Six people named the daughter and son-in-law of the president of the Mormon church in a lawsuit Wednesday on charges of child sexual abuse.
The unnamed plaintiffs alleged that Richard and Brenda Miles, son-in-law and daughter of Church of Jesus Christ of Latter-day Saints president Russell M. Nelson, hosted “touching parties” in the 1980s where children as young as one-year-old were sexually abused. The lawsuit does not name the defendants, but court records of their file to dismiss the lawsuit identified them as Richard and Brenda. (RELATED: Woman Suing Mormon Church Confront’s Alleged Rapist’s Congregation With Allegations Mid-Service)
The alleged victims claimed that when they first reported the abuse to church officials, Elder Neil A. Maxwell turned them away and told them to “forgive and forget.” Maxwell has since died and is a former member of the Quorum of the Twelve Apostles.
The lawsuit also alleged that police would have come to a different conclusion in their initial investigation of the alleged victims’ claims had the church officials been more forthcoming.
“Victims need to be listened and heard and have a voice. I think now there’s a chance some members of the Mormon community will believe us. I’m certain there’s some who will not because of who the defendants are,” said one of the plaintiffs, according to The Salt Lake Tribune.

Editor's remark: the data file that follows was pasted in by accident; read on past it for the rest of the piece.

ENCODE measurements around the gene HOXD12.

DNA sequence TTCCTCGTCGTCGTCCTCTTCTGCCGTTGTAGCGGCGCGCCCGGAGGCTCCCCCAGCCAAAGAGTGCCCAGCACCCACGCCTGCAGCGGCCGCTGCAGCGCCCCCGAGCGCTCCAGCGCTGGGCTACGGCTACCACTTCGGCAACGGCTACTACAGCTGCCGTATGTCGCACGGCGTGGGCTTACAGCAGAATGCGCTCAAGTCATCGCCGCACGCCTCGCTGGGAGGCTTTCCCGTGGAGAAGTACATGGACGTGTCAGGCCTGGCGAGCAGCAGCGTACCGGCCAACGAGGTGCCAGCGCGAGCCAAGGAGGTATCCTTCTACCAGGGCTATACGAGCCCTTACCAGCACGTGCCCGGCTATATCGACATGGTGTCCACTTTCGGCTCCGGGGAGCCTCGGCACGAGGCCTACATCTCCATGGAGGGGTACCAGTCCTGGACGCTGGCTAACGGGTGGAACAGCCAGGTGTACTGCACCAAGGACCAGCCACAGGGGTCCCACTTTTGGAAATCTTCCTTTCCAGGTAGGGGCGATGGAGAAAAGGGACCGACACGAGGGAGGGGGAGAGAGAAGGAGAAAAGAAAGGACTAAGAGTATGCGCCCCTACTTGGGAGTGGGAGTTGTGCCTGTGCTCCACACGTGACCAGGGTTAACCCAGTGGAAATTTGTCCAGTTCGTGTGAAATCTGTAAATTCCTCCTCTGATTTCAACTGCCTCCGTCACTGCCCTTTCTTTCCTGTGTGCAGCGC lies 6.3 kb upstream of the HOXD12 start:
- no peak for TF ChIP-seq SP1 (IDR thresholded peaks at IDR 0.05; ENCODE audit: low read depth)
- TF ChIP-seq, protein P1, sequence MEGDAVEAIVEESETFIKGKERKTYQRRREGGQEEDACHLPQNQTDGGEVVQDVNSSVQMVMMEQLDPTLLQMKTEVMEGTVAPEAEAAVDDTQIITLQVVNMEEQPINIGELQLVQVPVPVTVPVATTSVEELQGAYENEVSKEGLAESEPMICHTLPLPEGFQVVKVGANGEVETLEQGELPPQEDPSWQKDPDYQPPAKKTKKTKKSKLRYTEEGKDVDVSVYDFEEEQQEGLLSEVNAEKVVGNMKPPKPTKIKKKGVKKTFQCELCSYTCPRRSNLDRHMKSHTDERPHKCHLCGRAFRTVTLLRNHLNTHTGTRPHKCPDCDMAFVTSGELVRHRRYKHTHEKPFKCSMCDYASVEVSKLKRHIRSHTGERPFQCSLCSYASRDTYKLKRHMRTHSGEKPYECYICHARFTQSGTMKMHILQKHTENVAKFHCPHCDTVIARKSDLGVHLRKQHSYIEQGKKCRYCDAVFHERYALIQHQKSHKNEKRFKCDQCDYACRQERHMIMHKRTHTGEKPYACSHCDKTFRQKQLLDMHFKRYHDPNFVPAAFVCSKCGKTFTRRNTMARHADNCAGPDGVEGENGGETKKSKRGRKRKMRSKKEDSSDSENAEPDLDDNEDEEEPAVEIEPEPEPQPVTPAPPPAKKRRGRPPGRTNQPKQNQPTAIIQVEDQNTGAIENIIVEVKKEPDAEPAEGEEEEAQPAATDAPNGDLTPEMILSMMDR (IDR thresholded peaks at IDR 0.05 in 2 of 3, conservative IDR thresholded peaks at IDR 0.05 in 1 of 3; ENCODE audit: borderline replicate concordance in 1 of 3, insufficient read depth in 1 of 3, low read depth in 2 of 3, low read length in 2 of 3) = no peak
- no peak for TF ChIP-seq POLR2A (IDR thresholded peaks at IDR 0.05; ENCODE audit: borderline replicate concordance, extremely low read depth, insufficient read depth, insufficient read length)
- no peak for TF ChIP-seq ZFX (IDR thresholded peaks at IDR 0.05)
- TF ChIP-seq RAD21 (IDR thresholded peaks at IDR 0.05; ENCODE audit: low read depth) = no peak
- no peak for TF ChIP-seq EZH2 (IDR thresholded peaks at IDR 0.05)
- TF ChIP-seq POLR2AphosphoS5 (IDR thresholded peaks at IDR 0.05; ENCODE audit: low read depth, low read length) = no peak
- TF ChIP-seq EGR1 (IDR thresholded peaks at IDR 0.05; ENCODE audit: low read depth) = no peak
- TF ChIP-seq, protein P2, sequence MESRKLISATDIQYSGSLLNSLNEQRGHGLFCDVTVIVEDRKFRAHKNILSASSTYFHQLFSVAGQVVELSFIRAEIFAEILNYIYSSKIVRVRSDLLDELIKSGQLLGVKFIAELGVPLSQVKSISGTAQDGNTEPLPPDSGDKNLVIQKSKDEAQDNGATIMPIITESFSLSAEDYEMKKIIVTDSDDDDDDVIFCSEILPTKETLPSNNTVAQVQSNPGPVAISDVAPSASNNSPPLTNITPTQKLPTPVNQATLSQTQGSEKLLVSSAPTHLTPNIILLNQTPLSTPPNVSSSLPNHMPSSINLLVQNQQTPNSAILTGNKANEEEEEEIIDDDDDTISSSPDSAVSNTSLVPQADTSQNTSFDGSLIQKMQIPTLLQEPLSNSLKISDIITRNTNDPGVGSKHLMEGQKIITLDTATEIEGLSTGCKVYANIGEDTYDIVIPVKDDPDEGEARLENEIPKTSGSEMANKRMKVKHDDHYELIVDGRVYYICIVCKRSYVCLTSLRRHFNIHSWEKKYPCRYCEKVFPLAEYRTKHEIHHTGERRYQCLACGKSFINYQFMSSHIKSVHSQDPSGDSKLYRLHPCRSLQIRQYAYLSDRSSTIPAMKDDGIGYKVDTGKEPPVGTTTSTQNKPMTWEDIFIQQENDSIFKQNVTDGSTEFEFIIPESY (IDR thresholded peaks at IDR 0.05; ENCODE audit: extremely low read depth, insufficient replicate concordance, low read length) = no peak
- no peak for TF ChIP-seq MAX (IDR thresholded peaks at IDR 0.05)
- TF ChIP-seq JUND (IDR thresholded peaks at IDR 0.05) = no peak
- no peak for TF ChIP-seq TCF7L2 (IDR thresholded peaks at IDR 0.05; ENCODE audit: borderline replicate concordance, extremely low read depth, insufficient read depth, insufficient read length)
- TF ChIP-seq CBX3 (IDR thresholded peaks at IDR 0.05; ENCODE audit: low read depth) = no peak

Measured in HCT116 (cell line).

The Miles denied all claims in their motions to dismiss.
“Allegations from the 1980s that we sexually abused neighborhood children by hosting ‘touching’ parties and engaging in other bizarre forms of ritualistic abuse are patently false and deeply, utterly offensive. Now that we have been subjected to a lawsuit attempting to dredge up these long-ago debunked accusations, it’s important for us to speak out,” the Miles’ statement reads, according to KUTV.
“We have never abused these children or anyone else.”
A spokesperson for the LDS church also released a statement denying the allegations.
“These allegations of interference or coverup are baseless and offensive. Law enforcement investigated this matter in the 1980s and took no action against the church or its leaders,” the statement read in part.
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